# In terms of the Doppler effect, what happens when the source is moving faster than the wave?

I'm just trying to understand this problem from a qualitative perspective. The Doppler effect is commonly explained in terms of how a siren sounds higher in pitch as it is approaching a particular observer. I understand this is because the velocity of the wave is constant and so the frequency of the waves increase as they are bunched together. What would happen if a siren was mounted on say a plane traveling at a supersonic speed? To clarify what would the observer observe/hear? Apologies if my question is not phrase very well my knowledge of physics is very rudimentary.

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– Nicolau Saker Neto Apr 21 '13 at 1:20
The thread linked to by Nicolau is about a moving observer. This question is about a moving source. The equation given in Eudoxos's comment on the other question is the one for the moving source case, so it would actually be more relevant here. – Ben Crowell Apr 21 '13 at 2:29

The first image shows an object traveling at Mach 1 ($v=c$). The second one shows the object traveling at some supersonic velocity ($v>c$). For both the cases, the longitudinal pressure waves pile up. Say the observer is standing in the ground and the object is traveling at $c$. The observer can't hear the pitch of sound because, the waves reach him all at once and hence, he'd hear a loud "bash". The most necessary thing is that he had to wait until the source arrives. When the source is directly overhead, he hears the shock waves.

When the object breaks the sound barrier (supersonic), it's somewhat worse. The same loud "thump" is produced here. But, the observer would notice a delay in sound (i.e) he has to wait for the shock waves to reach him. There's also this Mach cone produced by these waves since the waves group so fast behind the object. And so, there's a region of high pressure at first followed by a low pressure zone. Thus, if the object passes by in some comparable distance, it makes a lot of disturbance, "breaking things", etc...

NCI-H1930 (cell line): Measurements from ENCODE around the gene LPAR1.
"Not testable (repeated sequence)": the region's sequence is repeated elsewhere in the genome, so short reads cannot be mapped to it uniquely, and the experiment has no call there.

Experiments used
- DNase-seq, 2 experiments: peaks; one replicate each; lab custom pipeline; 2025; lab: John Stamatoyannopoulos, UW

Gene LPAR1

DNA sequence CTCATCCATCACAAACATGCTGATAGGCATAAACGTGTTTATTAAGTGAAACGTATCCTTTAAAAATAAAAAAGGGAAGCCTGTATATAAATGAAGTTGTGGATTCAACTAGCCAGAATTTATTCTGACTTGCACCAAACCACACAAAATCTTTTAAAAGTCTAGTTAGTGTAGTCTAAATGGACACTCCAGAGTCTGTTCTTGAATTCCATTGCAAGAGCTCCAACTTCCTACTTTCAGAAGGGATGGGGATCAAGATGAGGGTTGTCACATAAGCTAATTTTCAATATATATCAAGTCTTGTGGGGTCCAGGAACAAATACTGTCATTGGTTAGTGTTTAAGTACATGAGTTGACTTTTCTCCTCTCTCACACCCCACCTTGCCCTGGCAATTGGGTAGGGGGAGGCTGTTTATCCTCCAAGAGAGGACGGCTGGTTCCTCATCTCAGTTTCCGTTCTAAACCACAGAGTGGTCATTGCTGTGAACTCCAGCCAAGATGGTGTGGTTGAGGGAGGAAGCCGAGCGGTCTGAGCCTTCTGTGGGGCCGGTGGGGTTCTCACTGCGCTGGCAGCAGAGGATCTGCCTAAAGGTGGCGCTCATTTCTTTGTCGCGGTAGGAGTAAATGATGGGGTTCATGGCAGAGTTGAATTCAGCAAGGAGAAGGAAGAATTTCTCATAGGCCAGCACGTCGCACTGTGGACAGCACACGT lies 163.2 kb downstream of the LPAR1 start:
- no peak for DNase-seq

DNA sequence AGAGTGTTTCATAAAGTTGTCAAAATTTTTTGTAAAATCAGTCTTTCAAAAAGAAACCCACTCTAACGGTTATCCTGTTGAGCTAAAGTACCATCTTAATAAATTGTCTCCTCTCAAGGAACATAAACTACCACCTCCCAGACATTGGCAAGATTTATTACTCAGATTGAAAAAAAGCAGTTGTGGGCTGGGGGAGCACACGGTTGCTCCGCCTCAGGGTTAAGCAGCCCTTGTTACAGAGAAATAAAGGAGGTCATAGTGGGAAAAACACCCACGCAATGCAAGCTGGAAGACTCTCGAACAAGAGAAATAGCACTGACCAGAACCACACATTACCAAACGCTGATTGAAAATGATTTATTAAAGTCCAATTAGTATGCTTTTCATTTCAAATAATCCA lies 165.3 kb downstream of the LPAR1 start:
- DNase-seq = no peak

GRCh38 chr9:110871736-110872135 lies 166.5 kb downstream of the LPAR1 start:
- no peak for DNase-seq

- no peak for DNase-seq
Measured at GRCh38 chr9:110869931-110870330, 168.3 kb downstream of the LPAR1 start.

The comic thing is, for someone inside the aircraft, he can still speak with his partner, can hear the bump of a ball on the plane, etc. The problem is only for the distant observer who suffers...

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From the supersonic image it seems that an observer standing just below the line of motion would first hear the most recent sound waves and after that the less recent waves. Does that mean he would hear the sound in reverse? – Saaru Lindestøkke Apr 23 '13 at 22:38
@BartArondson: Hi Bart. To answer your question, No & Yes. All wavefronts would reach his ears at more or less the same time (to a human observer, the different between the pitch - he can't notice it due to the big numbers in velocity). That's why I mentioned that an observer would hear a "thump" instead of "pitch". But, if the receiver is so sensitive (i.e - it can differentiate sounds with some slow motion) and placed along the path of the source, then you're absolutely right..! The recent wavefronts would reach him first ;-) – Waffle's Crazy Peanut Apr 24 '13 at 5:11

Someone standing on the ground would here a sonic boom. The sound would travel out from the plane as a coherent wave front, all the peaks will be in the same place traveling at the speed of sound (look at a picture on wiki, http://en.wikipedia.org/wiki/Sonic_boom) and will sound like an instant boom. I am not entirely sure what the pilot would hear , my guess is that it would be silent to him. I could be wrong.

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Re your last line... Everything in the plane just goes on. For example, take some passenger aircraft. If someone is speaking to someone, they both still hear what they're speaking to each other ;-) – Waffle's Crazy Peanut Apr 21 '13 at 3:36